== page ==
Bozon wrapped up an incredible WHL career, featuring four consecutive 30-goals seasons, a courageous bout with meningitis, and a tremendous comeback. As one of the more well-known Canadiens prospects, it came as a bit of a surprise that Bozon is playing his first few games of the year with the ECHL’s Brampton Beast. However, it makes sense as the IceCaps have a deep roster and Bozon was injured. This gives him the opportunity to get back into game shape.

Through two games this year, Bozon has an assist and a staggering seven shots on goal. As expected, Bozon has made his fair share of miscues, such as firing erratic passes and struggling to receive passes; however, he has been electric with the puck on his stick. With minimal help from his linemates, Bozon created seven or eight chances on Sunday afternoon alone, all in a variety ways. Bozon looked creative off the rush, down low, and off the cycle.

Although pointless in a game that saw the Beast score six times, Bozon was one of the most noticeable players. His skill level and hockey sense were clearly above the rest of the players on the ice. Although it’s tough to see Bozon lasting much longer than another week or two in the ECHL, this could be an invaluable experience for the young sniper.

Meanwhile, Mark MacMillan, a fourth round pick in 2010, has been producing big numbers in his short time in the ECHL. After a pointless first three games and a tough AHL debut, MacMillan was sent down and subsequently racked up a goal and four assists in three games. As a reward, he got called up to the IceCaps for Saturday’s thrilling game, where he performed much better. Considering the amount of bodies in the organization, MacMillan’s time in the ECHL is probably not yet over.

Unfortunately, time with the Brampton Beast hasn’t been as rewarding for Dalton Thrower. Thrower followed up a tumultuous 2012-2013 season with a solid 2013-2014 campaign in the WHL. In that year, Thrower evolved from a high-flying offensive-minded, undisciplined defender into a solid two-play with some flair. Unfortunately, it has yet to transfer to the professional game. Thrower spend all of last year with the Beast, where he failed to impress.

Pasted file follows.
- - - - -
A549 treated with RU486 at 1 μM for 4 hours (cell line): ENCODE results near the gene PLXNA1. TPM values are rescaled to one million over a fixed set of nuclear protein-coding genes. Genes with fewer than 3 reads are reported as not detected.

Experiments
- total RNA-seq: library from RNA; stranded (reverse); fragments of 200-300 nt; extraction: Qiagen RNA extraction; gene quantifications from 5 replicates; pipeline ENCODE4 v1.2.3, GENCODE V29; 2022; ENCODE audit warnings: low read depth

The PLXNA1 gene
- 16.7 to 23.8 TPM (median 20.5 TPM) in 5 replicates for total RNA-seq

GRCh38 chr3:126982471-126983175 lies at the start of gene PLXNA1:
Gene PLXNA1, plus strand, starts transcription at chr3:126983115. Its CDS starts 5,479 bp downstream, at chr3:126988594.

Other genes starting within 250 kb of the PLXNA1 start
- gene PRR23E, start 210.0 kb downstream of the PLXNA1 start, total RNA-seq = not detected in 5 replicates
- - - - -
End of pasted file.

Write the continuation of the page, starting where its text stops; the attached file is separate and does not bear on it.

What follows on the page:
In two games with the IceCaps this year, Thrower was merely okay leading to his designation to the ECHL. In the two games since, Thrower has made multiple poor reads and hasn’t made much of impact otherwise. It’s not over for Thrower, but he has to take significant steps forward.

It’s an encouraging sign that the Canadiens are utilizing their ECHL club. It’s a competitive league, with some tremendous players and an excellent on-ice product. It’s nice to see the organization showing a preference for getting their prospects ice time.

Why You Should Attend An ECHL Game

This past Sunday I had the opportunity to attend my first ever ECHL game. The Brampton Beast hosted the Kalamazoo Wings for their Military Appreciation Night, which turned out to be a fast-paced, high-scoring game. In fact, it was more entertaining than many AHL/OHL games I’ve attended.

The game was also filled with recognizable names, including Tim Bozon, Dalton Thrower, and Josiah Didier (MTL 4th round pick in 2010, team no longer holds his rights) from the Beast and former OHL 64 goalscorer Dane Fox, Canucks second round pick Alex Mallet, and Canucks fifth round pick Anton Cederholm from the Wings.

Despite this, the arena was eerily quite. Official attendance wasn’t announced, but the Beast average just 2586 fans per game, around 1500 less than the league average. Unfortunately, the Beast appear to be sharing the same fate as other non-Leafs/Marlies hockey teams in Greater Toronto Area, like the Hamilton Bulldogs (AHL), Brampton Battalion (OHL), and others before them.

If you live in the area, I highly recommend attending a game. It’s cheap (tickets starting at $16.25), the quality of hockey is great, and there’s a chance you might see a future NHLer before he was a household name.